……so we got our grant. And we had mixed feelings about it. We were thrilled that our hunch and the minimal research we had done was proving promising. We felt validated. Others were willing to invest in our ideas. We were excited for the students. Not just the kids in my program, but for our whole school. We were nervous. This was serious and now we needed to make our dream a reality.
Meanwhile serendipitous stuff was happening all around us that invited us to suspect The Universe was in cahoots with us. Like a heavy dose of fairy dust had been sprinkled on our hopes. One of the most important bits of luck happened before the grant was even approved. A parent had approached Wildabest with large bags of new white fitted sheets that had been destined to the landfill. A hotel and ordered the wrong size, had washed the sheets before realizing the mistake, making them unreturnable. This environmentally responsible parent was totally against the landfill idea and scooped them up. She had no idea there was a loom grant in the works. But she knew Wildabest was a creative maker and asked it she wanted the sheets. Wildabest took them off her hands and they were stored in the school basement. Bookmark that.
Since a new loom large enough to make rag rugs and withstand kids and adults who would certainly mishandle it out of ignorance was way over the $1400 we had at our disposal, we had no idea where to start the search for a loom. Serendipity was still helping us along. We had looked on eBay for looms close enough to go get. Shipping a loom of the size we needed would have eaten up the rest of our money. The closest was two states away, but we figured if that is what it took, we could make a weekend adventure of it. Serendipity was still helping us along. We got a lead on a loom in our price range. It was through a long chain of word of mouth involving mostly people we did not know that brought us to Aunt Sally. She was 90 minutes away and she was priced just right. $475.
Wildabest and I believe we rescued Aunt Sally. She was sitting on the enclosed porch of a store all about weaving that was run by a really, really cranky and impatient lady. When we pulled up and saw that loom in all of her glory we were instantly in love. And I mean that. We fell in love.
I struggle to find the words to describe her magnificence. I want you all to be able to touch her, to experience her presence, her warmth and sturdiness, her readiness to get to work. Just to touch the solid front beam that had been worn smooth and shiny by years of use. We could feel the essence of all who had sat at her. We felt her history. We knew she was going to help heal the broken bits of our students and bring our school to new places. She took our breath away.
I was new to this whole weaving thing. I had never sat at a loom. I had no idea what I was in for. But this loom was meant to be in my classroom. We belonged together. She was going to heal some broken bits of my own. And writing this even now, I choke back tears of gratitude for having found her.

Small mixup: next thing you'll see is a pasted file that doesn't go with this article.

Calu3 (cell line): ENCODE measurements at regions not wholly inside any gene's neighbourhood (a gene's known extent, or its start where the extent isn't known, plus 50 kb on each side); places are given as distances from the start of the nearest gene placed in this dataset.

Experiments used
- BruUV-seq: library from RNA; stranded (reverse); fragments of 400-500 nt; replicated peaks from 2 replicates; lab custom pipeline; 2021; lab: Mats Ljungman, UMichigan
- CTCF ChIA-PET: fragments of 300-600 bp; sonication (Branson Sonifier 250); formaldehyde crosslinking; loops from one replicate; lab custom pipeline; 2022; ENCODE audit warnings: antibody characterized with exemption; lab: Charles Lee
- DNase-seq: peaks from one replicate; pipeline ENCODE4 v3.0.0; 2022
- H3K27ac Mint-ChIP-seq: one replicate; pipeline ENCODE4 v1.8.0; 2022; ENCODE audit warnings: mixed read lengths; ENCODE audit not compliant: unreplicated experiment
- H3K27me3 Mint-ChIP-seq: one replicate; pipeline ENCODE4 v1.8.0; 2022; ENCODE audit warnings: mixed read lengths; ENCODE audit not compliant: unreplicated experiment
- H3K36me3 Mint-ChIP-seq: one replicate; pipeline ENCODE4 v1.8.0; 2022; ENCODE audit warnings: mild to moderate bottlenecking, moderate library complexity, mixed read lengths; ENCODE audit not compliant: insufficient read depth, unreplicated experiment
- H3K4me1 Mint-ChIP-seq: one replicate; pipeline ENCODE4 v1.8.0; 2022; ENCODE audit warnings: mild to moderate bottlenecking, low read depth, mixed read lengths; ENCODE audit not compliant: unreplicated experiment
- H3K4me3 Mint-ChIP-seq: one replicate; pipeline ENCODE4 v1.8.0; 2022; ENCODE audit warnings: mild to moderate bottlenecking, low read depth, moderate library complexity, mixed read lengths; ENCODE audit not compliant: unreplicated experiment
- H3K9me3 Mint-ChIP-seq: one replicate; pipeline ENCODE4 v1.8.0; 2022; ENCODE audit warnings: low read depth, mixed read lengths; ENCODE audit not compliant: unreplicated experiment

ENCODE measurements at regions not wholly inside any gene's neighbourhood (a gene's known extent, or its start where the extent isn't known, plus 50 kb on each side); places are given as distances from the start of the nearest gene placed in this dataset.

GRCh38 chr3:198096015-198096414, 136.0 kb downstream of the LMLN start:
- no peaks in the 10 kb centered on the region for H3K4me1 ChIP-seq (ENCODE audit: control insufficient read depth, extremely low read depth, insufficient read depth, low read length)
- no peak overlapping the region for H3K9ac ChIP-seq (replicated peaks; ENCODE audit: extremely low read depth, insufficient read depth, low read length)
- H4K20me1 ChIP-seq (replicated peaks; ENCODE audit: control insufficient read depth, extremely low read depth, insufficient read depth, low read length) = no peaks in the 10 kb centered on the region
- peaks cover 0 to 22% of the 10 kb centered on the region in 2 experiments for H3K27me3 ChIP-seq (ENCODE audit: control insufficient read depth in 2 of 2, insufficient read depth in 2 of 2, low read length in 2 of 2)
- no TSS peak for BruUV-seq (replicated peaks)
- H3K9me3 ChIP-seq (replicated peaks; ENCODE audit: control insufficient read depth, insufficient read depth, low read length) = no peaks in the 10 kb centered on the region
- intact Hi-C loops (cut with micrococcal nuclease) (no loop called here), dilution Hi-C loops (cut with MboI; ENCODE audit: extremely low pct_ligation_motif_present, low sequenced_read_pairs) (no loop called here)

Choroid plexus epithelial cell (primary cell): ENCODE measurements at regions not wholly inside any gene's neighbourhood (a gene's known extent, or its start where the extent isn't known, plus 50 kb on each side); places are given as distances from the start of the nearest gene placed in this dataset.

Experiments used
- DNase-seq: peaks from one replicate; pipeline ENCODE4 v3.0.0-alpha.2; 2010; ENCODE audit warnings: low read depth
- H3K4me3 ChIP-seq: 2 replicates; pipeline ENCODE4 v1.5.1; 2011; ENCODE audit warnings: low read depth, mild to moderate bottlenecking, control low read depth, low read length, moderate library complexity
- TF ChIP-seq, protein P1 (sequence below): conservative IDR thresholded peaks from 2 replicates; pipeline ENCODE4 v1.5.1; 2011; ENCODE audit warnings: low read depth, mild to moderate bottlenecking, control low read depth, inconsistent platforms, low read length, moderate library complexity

Wildabest and I felt deep down in a primal way the healing power of Aunt Sally.
So, we paid the cranky lady and as she tapped her foot and watched impatiently, we removed one large piece of Aunt Sally to make her more manageable, and with the help of passersby, we removed the porch door and carried her to the covered back of The Wildabest Truck. We put the porch door back and drove away like new lovers narrowly escaping a life without one another. We had wrapped Aunt Sally up, tucked her under blankets and we whispered sweet nothings to her as we fled.
With the help of a strong Wildabest offspring we unloaded Aunt Sally and got her up the flight of stairs to my classroom, put her back together.
Now, Wildabest and I had very little idea how to get Aunt Sally up and running. Thankfully she was already loaded with warp thread. She was not ‘dressed’ yet, but the warp threads were loaded on the back beam. Oh, you can only imagine how steep the learning curve was. My vocabulary expanded as did my appreciation for what a loom could do and how very little looms have changed in design from their beginnings hundreds of years ago.
We were in the throws of winter and Aunt Sally was just what we all needed to see us through. The kids were in awe when they each walked in our classroom. While they wandered in at different times most days, once a few had seen Aunt Sally, word spread and all of my students had wandered in within the first hour of the day.
I cannot do justice in describing their reactions. Aunt Sally took their breath away. They could not wait to touch her. They approached her with reverence. They were all calmed in her presence. There was none of their usual overexcited maladaptive behavior. They respected that loom from the moment they laid eyes on her. I believe the remarkable changes in my students began the moment they first saw her. Aunt Sally had come to us and she was here to heal. And as Wildabest stated more than a million times, that relationship between my students and Aunt Sally was pure magic. We had never seen anything like it before.
Tomorrow, in part 3, I will continue the story and I promise there will be more details about the logistics, our philosophy and practice and how we actually got Aunt Sally busy.